View this artwork by appointment, at Tate Britain's Prints and Drawings Rooms
Multiple Working 1997 is a screenprint on white wove paper depicting an embossed plate bearing the full name of the British artist Darren Almond. The rectangular plate, which appears on a plain background, is made of cast aluminum metal and is painted bright red with the exception of ten small screws located around its edges and the silver embossed letters of the artist’s name. The print is signed by the artist on its reverse.
This work was made by Almond in London in 1997. It is closely related to his sculpture Intercity 125 1997, for which the artist commissioned British Rail to make a plate featuring his full name in the same typeface used for plaques appearing on the exterior of InterCity 125 trains. The sculpture was the first work Almond completed in an ongoing series entitled Trainplates, in which phrases appear in various fonts used by British Rail in their classification system. ‘Multiple working’ is a term that describes trains, such as the InterCity 125, that have more than one locomotive coupled together and controlled by a single driver. Almond’s adoption of the term for the title of this work can also be seen as a reference to the screenprint’s multiple editions.
A particular interest in trains is evident across a range of Almond’s works, as part of the artist’s broader fascination with movement, travel and forms of transport. For instance, Schwebebahn 1995 is a single-channel film depicting the eponymous monorail train system in the German city of Wuppertal, while In The Between 2006 is a three-channel colour video that explores the political implications of the high-speed train line that joins China and Tibet. In a 2002 interview, Almond discussed his interest in train travel in relation to his childhood growing up near the British city of Wigan:
I’ve done a lot of travelling and psychologically I need that attachment to keep focused. But there is also a need to make yourself vulnerable through travel and exposure to different cultures. That was very much tied up with the notion of being a trainspotter as a kid: I am going to do something that nobody knows I am doing and I am going to get out of here and see something along the way.
(Quoted in John Slyce, ‘Darren Almond: Transport Medium’, Flash Art, vol.34, no.222, January–February 2002, pp.71–2.)
In 1998 the curator Kate Bush claimed that the sculpture Intercity 125 ‘summons every trainspotter’s wishful dream, the endless pleasures of speed and unknown places’ (Bush 1998, p.73).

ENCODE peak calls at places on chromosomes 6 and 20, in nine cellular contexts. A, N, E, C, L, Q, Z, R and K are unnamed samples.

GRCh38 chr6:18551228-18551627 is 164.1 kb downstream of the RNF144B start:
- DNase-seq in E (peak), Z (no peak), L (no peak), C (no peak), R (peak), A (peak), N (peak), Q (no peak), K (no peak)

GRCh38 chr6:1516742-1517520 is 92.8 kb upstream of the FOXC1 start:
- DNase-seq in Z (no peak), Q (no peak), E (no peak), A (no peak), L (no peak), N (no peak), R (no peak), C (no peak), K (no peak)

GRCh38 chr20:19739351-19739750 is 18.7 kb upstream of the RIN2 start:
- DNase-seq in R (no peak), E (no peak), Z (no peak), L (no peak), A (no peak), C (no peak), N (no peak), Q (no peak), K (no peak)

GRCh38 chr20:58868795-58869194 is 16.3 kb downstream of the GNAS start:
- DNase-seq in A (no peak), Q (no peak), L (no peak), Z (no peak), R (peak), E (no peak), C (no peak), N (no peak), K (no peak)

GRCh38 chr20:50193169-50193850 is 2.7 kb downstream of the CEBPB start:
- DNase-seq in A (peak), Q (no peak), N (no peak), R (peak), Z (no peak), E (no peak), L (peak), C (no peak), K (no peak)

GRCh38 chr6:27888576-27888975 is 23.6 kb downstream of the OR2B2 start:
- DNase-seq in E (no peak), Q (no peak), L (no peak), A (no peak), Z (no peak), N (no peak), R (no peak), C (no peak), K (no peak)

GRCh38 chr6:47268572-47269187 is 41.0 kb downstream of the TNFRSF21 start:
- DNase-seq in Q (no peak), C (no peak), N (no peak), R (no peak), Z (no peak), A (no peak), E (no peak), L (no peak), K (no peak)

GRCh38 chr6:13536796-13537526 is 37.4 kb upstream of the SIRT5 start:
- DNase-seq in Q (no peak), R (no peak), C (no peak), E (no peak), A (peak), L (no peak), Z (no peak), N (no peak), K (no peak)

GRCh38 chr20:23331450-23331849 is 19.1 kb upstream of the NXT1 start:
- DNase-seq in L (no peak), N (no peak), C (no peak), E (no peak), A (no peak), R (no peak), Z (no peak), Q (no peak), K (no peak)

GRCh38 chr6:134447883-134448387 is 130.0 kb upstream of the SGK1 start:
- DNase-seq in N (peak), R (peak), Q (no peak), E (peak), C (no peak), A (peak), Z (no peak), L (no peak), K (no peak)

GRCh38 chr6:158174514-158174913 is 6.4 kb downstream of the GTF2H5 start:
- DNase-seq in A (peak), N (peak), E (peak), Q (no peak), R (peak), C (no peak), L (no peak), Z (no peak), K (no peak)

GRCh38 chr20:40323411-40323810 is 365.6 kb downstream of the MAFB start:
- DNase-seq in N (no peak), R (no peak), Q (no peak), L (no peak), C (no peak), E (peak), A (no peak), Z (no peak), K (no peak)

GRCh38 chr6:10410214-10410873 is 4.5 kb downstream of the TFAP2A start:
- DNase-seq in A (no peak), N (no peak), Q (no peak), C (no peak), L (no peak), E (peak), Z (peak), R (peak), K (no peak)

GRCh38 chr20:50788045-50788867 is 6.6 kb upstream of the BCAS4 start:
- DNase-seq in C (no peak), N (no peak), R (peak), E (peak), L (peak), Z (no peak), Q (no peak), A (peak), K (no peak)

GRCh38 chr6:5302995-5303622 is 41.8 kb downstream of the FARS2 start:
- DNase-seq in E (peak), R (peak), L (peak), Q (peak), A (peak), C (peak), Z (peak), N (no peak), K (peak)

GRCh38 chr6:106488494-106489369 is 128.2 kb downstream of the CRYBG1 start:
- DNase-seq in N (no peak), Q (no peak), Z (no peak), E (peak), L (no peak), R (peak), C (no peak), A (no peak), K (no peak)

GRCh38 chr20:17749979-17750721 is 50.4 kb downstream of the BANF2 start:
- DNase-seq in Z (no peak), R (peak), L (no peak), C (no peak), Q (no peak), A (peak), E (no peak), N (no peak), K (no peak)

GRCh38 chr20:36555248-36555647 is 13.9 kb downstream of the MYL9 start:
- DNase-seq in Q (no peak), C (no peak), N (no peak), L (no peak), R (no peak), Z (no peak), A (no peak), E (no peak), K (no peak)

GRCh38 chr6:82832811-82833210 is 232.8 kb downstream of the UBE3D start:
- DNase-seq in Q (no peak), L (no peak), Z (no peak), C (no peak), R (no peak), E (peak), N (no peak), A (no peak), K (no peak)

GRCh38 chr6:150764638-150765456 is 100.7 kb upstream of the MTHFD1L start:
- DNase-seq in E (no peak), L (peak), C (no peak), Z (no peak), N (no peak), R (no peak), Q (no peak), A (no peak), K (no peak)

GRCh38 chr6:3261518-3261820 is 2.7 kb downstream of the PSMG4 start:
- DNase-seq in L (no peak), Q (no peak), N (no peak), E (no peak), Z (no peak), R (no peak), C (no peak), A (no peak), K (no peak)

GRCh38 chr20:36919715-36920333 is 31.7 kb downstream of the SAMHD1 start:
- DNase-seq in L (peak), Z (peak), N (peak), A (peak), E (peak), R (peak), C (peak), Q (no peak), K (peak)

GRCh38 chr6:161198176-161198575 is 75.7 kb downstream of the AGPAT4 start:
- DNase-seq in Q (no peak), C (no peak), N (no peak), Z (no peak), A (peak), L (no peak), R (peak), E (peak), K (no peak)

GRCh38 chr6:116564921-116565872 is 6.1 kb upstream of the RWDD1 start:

In immortalising the artist’s name on a plaque, Intercity 125 and Multiple Working may be viewed as comic and self-conscious statements by Almond regarding his status at an early stage of his career. In this respect, these works may be compared with Cavey 1991–7 (Tate T13208), a sculpture by the contemporaneous British artist Gavin Turk which consists of a blue plaque bearing Turk’s name that mimics the format employed to celebrate historic figures in locations across the UK.
Almond, who studied at Winchester School of Art (1990–3), has explored both personal and social approaches to history, memory and time. Between 1997 and 2007 he made a series of works involving bus shelters from the Polish town of Oswiecim, formerly home to the Auschwitz concentration camp during the Second World War. Almond’s three-screen video installation Traction 1999 includes an interview with his father about the injuries he sustained at work alongside footage of his mother’s reaction, while If I Had You 2003, a four-screen video installation featuring footage shot in Blackpool, focuses on his grandmother’s memories of her marriage.
Multiple Working is part of Screen, a portfolio of eleven prints by London-based artists that was published in 1997 by Charles Booth-Clibborn under his imprint The Paragon Press. The works were all made between February and July 1997, and are presented together with a title page and colophon by the graphic designer Phil Baines in a black buckram-covered wooden case. The title of the portfolio refers to the technique of screenprinting and also alludes to the fact that many of the featured artists work with screen-based media. Each print exists in an edition of seventy-five, with the first forty-five produced in portfolio sets, of which the portfolio owned by Tate is number thirty-three.
Kate Bush, ‘Doing Time’, Frieze, no.42, September–October 1998, pp.72–5.
In Print: Contemporary British Art from the Paragon Press, exhibition catalogue, Cvijeta Zuzoric Art Pavilion, Belgrade, London 2001, p.21.
Ziba de Weck Ardalan (ed.), Darren Almond: Index, London 2008, p.138.
Supported by Christie’s.